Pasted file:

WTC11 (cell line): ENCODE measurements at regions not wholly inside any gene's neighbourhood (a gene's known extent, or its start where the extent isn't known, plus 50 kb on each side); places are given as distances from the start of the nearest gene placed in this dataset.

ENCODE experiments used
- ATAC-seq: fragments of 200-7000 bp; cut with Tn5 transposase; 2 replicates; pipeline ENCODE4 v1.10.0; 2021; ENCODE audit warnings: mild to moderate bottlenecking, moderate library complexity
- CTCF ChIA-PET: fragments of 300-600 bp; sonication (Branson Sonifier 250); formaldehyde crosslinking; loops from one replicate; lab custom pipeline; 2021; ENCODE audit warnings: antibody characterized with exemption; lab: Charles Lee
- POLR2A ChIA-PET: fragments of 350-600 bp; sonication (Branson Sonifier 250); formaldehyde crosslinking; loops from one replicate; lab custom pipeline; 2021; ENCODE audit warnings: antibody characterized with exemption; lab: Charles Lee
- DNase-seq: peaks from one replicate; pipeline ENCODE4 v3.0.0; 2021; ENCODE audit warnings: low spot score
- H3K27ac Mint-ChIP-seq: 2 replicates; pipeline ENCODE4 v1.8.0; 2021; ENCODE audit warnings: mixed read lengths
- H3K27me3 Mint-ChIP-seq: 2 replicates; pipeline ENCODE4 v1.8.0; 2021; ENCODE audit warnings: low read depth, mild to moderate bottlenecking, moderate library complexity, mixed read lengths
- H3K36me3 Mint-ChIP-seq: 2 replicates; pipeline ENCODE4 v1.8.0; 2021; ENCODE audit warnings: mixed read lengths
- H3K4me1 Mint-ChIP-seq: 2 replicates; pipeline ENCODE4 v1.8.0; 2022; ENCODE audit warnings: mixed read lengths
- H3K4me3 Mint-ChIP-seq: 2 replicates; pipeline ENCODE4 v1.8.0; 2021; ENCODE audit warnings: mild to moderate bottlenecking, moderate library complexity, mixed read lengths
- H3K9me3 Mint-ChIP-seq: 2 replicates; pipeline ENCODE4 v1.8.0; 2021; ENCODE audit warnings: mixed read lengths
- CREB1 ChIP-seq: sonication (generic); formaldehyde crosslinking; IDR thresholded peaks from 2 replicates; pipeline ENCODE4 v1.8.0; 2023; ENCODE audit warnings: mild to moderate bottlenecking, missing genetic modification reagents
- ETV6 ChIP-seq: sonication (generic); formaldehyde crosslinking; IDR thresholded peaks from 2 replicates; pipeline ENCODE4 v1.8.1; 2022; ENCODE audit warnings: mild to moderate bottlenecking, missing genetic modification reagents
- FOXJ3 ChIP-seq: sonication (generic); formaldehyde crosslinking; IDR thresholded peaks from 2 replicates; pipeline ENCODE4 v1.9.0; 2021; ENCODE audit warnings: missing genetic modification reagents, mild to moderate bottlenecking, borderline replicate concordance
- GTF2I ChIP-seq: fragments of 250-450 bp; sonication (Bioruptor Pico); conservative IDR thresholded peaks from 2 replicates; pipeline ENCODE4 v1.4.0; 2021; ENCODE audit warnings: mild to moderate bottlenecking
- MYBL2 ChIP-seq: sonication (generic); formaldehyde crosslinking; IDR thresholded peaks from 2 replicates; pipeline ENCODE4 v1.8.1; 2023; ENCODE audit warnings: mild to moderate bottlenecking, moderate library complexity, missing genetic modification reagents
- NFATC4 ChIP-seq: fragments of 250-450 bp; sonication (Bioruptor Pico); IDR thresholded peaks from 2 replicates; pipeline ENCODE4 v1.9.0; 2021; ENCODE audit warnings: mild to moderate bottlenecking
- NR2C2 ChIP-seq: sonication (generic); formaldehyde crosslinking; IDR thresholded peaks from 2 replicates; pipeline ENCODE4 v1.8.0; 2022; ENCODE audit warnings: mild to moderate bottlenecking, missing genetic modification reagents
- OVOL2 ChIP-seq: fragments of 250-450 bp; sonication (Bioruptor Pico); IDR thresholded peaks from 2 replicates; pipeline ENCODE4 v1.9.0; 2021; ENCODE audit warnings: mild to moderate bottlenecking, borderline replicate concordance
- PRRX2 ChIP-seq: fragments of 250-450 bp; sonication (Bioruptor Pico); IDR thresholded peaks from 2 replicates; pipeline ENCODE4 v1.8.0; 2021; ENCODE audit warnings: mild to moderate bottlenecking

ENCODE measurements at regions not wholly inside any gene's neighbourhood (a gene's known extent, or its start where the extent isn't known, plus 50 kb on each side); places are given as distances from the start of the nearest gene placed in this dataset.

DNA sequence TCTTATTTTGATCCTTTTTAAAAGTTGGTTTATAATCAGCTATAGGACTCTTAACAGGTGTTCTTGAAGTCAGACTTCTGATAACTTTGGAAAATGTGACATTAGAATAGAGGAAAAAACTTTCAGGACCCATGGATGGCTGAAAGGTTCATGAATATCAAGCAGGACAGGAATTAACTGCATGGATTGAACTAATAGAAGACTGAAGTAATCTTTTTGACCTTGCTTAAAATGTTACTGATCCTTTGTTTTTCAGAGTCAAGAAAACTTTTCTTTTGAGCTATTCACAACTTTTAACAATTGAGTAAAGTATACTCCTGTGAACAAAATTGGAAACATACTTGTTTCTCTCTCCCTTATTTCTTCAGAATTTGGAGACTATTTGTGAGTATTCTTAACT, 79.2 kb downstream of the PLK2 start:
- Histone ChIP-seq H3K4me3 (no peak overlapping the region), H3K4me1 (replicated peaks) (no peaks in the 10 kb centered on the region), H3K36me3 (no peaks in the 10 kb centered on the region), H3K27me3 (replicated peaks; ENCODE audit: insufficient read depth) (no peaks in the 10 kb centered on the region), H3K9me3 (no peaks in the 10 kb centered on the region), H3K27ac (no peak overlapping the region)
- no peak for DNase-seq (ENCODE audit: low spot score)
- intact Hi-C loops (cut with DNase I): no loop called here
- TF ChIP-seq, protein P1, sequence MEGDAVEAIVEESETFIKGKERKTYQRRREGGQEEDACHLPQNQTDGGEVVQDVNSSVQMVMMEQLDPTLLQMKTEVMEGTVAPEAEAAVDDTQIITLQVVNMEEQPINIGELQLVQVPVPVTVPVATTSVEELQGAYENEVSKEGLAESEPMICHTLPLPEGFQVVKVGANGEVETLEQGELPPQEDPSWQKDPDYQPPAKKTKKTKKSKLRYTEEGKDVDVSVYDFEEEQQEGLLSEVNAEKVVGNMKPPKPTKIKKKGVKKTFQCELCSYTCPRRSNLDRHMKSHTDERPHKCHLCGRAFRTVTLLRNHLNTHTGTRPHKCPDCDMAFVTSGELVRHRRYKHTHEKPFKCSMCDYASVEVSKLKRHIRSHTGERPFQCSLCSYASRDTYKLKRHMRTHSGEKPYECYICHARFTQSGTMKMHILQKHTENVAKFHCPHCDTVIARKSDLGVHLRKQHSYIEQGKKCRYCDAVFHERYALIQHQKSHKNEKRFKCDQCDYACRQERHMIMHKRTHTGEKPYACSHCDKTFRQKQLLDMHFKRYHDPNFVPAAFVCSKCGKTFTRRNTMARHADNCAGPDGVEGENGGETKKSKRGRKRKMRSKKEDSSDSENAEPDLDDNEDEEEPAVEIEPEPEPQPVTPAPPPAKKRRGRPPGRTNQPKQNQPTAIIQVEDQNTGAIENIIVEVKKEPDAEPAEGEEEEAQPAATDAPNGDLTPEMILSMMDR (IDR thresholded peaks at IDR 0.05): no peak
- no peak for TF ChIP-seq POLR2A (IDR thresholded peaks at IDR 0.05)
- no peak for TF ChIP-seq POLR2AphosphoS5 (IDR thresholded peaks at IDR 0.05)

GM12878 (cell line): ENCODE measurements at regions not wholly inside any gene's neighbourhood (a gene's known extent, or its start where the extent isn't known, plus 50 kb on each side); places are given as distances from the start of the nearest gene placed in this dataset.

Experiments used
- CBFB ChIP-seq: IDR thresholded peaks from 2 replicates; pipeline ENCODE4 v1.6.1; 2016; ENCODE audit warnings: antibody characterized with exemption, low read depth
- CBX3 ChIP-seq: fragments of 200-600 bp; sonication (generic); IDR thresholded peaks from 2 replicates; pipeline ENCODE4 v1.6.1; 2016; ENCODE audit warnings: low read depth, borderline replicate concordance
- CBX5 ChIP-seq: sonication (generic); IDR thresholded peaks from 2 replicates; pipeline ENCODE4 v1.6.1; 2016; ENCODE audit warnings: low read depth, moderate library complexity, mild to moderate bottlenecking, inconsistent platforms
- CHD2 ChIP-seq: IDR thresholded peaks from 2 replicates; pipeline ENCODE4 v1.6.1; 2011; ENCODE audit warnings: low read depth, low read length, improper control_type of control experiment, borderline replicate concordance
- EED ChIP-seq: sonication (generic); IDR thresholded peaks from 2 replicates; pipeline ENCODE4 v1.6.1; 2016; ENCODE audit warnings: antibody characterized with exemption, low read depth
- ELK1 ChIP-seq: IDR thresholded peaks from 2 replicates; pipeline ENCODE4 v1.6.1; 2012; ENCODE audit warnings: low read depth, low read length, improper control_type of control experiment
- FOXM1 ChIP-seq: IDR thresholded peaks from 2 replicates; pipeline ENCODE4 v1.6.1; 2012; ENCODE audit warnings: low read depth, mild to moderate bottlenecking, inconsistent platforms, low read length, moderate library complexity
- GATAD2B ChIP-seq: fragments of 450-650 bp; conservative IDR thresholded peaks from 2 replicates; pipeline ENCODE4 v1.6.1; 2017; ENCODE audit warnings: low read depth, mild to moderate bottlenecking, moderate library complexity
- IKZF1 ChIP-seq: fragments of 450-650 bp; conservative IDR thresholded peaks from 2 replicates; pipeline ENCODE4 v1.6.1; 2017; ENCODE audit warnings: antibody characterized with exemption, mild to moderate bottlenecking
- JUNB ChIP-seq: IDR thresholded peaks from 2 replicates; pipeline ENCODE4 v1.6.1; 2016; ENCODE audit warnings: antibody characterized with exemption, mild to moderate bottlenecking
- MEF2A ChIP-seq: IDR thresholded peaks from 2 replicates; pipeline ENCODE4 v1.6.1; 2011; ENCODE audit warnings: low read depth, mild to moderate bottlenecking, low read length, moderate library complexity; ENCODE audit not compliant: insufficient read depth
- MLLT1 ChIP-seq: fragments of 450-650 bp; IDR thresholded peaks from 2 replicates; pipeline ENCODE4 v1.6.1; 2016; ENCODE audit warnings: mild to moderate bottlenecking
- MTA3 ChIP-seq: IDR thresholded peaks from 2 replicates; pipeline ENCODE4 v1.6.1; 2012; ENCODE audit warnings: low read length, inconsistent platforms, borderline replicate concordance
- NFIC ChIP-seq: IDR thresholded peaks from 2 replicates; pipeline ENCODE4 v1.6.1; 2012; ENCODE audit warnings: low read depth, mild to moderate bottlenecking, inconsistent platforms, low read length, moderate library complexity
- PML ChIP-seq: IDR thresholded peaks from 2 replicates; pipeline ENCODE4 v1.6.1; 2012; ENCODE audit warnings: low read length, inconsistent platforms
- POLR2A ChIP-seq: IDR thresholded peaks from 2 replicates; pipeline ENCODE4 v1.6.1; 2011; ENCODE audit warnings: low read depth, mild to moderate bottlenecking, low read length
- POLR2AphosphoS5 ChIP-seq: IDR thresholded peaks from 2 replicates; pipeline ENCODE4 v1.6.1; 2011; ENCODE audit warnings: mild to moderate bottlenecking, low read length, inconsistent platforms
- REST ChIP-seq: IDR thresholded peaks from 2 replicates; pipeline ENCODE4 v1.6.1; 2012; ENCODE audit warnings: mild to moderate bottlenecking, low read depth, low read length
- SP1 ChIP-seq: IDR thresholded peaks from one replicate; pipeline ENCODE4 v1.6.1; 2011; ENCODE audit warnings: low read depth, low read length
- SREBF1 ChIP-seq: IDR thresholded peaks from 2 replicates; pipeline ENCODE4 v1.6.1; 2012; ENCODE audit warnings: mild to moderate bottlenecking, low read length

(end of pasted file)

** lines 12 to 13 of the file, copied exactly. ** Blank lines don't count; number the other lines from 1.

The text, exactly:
- H3K9me3 Mint-ChIP-seq: 2 replicates; pipeline ENCODE4 v1.8.0; 2021; ENCODE audit warnings: mixed read lengths
- CREB1 ChIP-seq: sonication (generic); formaldehyde crosslinking; IDR thresholded peaks from 2 replicates; pipeline ENCODE4 v1.8.0; 2023; ENCODE audit warnings: mild to moderate bottlenecking, missing genetic modification reagents